As the Russian invasion of Ukraine enters its third week, mass popular resistance continues against Russian forces. Russian attacks on civilians and civilian infrastructure have increased as the Russian advance has stalled. And now, the Russian foreign minister and other Russian spokesmen have made claims about WMD in Ukraine. They claim that Ukraine has petitioned international authorities for permission to weaponize plutonium produced in its nuclear power plants. No Russian spokesman has presented evidence to support this claim.
Russian spokesmen have also made claims that Ukraine has a research program for developing biological weapons. It does appear that Ukraine is engaging in medical research on viruses – as many institutes throughout the world are. There is no evidence that Ukraine has developed or is developing biological or chemical weapons, or has any program to do so. Russia’s claims are war propaganda, intended to convince the rest of the world that Russia’s brutal incursion in Ukraine is justified.
Russia does have nuclear weapons, and Putin has made statements that imply a willingness to use them. He has threatened any country that would help Ukraine defend itself. Putin has repeated his threats on more than one occasion in recent weeks. The USA has had nuclear weapons since 1945, and used them on Japan. The USA did not make threats to use nuclear weapons in Iraq, in Yugoslavia or in Afghanistan, so that parallel breaks down.
Russia has chemical weapons, which it has used against Chechen rebels, and in Syria against opponents of the Assad regime. The USA does appear to have chemical weapons, which many Americans oppose. The US military has not used chemical weapons in any conflict since World War II.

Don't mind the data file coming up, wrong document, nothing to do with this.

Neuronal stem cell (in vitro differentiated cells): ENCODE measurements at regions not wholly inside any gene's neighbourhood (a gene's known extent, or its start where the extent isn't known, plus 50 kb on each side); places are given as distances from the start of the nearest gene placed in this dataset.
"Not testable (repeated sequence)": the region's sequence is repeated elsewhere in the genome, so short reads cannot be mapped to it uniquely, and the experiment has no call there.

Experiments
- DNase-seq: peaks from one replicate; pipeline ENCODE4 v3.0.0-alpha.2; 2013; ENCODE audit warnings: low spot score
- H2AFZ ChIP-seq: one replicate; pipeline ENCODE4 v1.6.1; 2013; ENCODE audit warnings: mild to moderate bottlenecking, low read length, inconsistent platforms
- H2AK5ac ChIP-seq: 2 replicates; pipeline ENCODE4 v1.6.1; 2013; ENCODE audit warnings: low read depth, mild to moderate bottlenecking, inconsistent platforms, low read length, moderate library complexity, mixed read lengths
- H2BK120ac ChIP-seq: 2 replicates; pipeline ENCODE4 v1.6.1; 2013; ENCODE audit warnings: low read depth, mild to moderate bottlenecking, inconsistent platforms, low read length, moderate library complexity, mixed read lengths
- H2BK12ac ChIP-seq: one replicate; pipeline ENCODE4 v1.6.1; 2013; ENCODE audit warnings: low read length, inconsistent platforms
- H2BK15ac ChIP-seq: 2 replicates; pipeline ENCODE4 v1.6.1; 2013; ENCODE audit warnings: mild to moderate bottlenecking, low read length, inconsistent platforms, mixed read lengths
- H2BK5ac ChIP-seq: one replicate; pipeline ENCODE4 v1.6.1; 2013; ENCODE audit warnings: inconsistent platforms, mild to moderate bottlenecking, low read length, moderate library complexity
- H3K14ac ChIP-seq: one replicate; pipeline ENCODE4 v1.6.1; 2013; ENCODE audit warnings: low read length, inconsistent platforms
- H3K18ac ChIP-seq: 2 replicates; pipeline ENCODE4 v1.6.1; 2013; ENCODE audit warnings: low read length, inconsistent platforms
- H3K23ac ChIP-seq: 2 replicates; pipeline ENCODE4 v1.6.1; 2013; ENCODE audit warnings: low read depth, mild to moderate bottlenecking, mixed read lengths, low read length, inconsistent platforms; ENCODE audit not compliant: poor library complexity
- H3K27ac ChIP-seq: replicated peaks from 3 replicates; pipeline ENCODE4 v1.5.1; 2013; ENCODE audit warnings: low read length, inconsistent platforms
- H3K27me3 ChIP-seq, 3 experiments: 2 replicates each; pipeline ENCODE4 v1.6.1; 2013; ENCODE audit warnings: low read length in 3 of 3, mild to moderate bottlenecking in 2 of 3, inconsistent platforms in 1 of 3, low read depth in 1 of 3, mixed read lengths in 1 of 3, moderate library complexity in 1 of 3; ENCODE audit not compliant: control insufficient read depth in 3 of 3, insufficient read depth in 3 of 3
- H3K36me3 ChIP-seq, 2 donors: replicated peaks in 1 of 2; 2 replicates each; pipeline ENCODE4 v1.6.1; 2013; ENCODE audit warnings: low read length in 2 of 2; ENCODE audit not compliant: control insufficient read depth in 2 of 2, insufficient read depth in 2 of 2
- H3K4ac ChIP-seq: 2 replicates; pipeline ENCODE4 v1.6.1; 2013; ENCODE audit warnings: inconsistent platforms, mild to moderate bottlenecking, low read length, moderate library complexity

PEOPLES WAR IN FINLAND AND UKRAINE
In other specifics, the Russian invasion of Ukraine has different parallels. The resistances of the Ukrainian people has prevented a Russian victory for 3 weeks. The people’s war carried on by Ukraine has parallels to Finland’s defiance of Soviet Russia in 1940. Finland too faced long odds, going against the Soviet Red Army which was bigger and had many tanks, more artillery and more planes than did Finland. In 3 months, the Finns convinced Stalin he should end his intervention. Stalin relied on the intimidating power of Russian military strength to force Finland to give up its independent foreign policy, which seems to be the most minimal of Putin’s goals for Ukraine.
The Finns put on a mighty struggle against a stronger power, and did better than anyone expected. Ukraine has advantages that Finland did not have:
(1) International sanctions on Russian state enterprises and state banks, along with voluntary boycotts and withdrawal from the Russian market by numerous American and European companies.
(2) Other countries are providing defensive weapons to Ukraine. When American B-52s were raining destruction on Hanoi and the countryside of Vietnam – north & south – the Democratic Republic of Vietnam was able to obtain surface to air missiles from East Europe, to defend itself from bombardment. Now Ukraine is being supplied with Stinger anti-aircraft missiles to enable its defense against air attack, and with Javelin anti-tank missiles to deal with Russian armor.
(3) Ukraine has something going for it that Finland also had -the Russian army is dispirited, soldiers are badly treated by their government, and they are equipped with inferior Russian made equipment.
It is clear that Russia cannot conquer Ukraine, cannot impose a new state on the people of Ukraine. The main question is how many innocent Ukrainians will die, how many Russian conscripts will die in a war they don’t understand, and how much of Ukraine’s civilian infrastructure will be destroyed by the invading Russian army.
The related question: how many Americans who claim to oppose war will jettison the non-aggression principle to become defenders of and apologists for Putin’s War of Choice?